And it’s not what record was No. 17 on the Top 40 Countdown on June 11, 1976. Casey Kasem had a long and, I’m guessing, prosperous career. But terrible things happened to him just before and after his death, in the form of a family dispute between his children and his second wife. I have no idea who was right or wrong, and it’s probably not relevant anyway. What should have happened in this family, as it should in many other families, is an understanding of what the “deal” was. Who was going to take care of Casey as he got older, how would the rest of the family interact with him, who was going to benefit from his estate after he was gone? This could have been covered in a series of family meetings, perhaps with some written guidelines. Maybe this happened and the parties just didn’t follow it, but it’s more often the case that families don’t discuss these issues, prefer not to think about them, and hope matters resolve themselves. Sometimes they do, but many times they don’t, which can result in disputes and, at least, hard feelings. We encourage families to meet, either among themselves or with the help of a facilitator, to talk through family issues. These might include the disposition of a family business, how to even things up if one child is in a business and another is not, how assets will be distributed during the parents’ lives and afterwards, and whatever else might be a sticking point. The worst advice: do nothing during life and let the “kids” work it out.
will probably be healthcare expenses. The Medicare program will help to defray them, but it won’t cover everything. Supplemental insurance is essential, and you need to decide on what type of policy to buy, but not without professional assistance. Some people can rely on help from people who sell such policies, while others will prefer advice from someone who doesn’t receive a commission from the sale. A recent article from US News add a couple of important yet basic considerations:
- know a lot more about Medicare than you do now. The Medicare program may seem like stereo instructions, but you have to study it and achieve some level of understanding. You can get help from others in determining how it works, but you can’t rely entirely on others.
- estimate your costs of medical care in retirement. This sounds difficult, because it is, but there are some guidelines you can use, depending on the general state of your health. These expenses will include the cost of Medicare and additional insurance, plus your out-of-pocket expenses.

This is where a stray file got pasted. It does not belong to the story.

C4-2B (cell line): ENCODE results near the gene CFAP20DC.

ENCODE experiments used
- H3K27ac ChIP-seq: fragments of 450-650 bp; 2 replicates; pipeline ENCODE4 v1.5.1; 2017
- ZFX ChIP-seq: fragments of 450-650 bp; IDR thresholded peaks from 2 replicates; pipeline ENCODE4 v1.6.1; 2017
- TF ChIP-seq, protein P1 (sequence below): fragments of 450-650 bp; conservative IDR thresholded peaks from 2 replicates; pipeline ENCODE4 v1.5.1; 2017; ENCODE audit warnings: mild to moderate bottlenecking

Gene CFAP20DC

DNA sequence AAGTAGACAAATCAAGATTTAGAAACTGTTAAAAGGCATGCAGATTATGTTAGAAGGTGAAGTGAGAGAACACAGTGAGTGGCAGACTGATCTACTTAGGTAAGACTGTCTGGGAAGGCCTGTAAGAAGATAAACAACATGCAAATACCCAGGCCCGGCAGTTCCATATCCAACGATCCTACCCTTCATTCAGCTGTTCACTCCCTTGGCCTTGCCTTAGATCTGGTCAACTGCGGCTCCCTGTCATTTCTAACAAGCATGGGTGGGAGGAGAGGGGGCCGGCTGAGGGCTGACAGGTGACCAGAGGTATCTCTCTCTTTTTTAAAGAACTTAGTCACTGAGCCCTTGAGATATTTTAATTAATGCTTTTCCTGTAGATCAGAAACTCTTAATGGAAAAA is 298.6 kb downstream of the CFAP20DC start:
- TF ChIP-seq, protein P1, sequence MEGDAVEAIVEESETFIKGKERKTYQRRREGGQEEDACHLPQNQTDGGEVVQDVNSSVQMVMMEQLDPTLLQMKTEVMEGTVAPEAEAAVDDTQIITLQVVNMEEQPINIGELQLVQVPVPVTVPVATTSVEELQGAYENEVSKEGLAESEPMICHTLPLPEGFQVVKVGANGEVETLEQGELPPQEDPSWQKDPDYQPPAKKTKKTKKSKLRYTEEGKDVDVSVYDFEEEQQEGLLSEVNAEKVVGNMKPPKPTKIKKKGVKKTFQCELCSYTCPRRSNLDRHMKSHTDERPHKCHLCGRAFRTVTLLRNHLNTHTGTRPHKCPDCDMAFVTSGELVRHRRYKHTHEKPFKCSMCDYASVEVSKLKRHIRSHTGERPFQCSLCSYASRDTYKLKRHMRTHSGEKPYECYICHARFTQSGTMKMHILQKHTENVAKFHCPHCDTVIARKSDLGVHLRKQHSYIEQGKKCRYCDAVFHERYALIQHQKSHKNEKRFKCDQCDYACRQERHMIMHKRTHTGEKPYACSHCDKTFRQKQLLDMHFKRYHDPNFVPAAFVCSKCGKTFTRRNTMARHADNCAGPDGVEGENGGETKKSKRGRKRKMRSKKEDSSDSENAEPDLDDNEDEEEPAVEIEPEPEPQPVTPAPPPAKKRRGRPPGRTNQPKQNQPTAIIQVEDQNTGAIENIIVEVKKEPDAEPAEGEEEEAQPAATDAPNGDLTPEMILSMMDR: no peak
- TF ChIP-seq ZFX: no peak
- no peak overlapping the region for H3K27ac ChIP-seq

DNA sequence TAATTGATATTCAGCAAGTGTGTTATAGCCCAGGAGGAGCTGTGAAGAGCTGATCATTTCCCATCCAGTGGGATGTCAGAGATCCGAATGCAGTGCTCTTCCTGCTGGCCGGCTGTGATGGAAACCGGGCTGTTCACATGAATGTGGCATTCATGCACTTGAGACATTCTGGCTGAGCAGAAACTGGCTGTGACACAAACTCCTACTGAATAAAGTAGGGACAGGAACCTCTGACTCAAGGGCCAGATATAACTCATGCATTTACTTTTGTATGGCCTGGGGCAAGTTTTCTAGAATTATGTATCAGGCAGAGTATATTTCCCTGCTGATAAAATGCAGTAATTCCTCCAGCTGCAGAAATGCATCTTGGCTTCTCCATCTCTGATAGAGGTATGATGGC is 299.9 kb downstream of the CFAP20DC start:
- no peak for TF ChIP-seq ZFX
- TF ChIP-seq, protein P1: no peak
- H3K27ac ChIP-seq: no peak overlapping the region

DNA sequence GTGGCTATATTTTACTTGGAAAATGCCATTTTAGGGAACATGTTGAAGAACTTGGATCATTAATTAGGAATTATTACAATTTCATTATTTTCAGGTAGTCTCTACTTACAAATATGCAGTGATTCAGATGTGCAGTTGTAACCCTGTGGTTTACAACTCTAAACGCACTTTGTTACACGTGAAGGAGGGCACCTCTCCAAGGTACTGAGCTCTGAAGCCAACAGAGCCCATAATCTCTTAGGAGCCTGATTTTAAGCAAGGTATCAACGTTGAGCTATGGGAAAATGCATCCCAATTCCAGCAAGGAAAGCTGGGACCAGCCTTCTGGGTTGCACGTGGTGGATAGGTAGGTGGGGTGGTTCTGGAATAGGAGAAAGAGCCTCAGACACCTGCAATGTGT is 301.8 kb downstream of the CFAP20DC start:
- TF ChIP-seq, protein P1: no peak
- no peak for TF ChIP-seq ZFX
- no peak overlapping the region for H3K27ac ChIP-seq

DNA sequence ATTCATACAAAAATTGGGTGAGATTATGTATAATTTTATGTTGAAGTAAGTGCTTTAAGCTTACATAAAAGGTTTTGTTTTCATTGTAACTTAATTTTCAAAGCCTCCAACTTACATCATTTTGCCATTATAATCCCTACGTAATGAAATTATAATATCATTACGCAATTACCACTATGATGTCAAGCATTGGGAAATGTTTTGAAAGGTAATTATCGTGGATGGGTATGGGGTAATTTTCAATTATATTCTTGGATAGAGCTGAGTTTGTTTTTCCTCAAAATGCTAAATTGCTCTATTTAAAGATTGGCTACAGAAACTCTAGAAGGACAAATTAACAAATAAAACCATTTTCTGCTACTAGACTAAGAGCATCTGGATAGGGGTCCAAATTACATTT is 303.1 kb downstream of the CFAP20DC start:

- review your options for paying healthcare cost in retirement. This is also difficult. The article basically says save money to pay for healthcare costs. Don’t assume they are all covered by Medicare and insurance.
I would add the following: get all the preventive medical care you can: shingles and pneumonia shots, TDAP shot, regular checkups with various kinds of medical specialists. Squeeze as much in benefits out of Medicare as you can. Also, pay a lot of attention to your health, your exercise habits and your eating habits. My experience with clients has been that if you can maintain good health as long into your retirement years as possible, the financial cost of retirment will be manageable.
I’m not sure what is the point of continually asking people what they think of retirement, either for those who are retired or those who are close to it. But another insurance company has done so. Here are the startling conclusions: people who are retired generally like being retired. Anecdotally, I have yet to speak with a retired person who wished he or she were back in the workforce. Also, the survey found that those who have not yet retired plan to work longer than those who have already retired. That, I suppose, is their solution for not having saved enough for retirement; just keep working indefinitely. That might work for some, but others can’t continue to work because of health issues, and others just get tired of working. One point made by this survey that hadn’t occurred to me before was the difference in attitudes based on whether the individual was a disciplined planner of the retirement process. Not surprisingly, those who had disciplined plans had a more satisfying retirement. Finally, a significant percentage (42) of those surveyed had not spoken to anyone regarding retirement. The takeaway from this survey: stop reading surveys and make some basic plans about how you’re going to deal with retirement.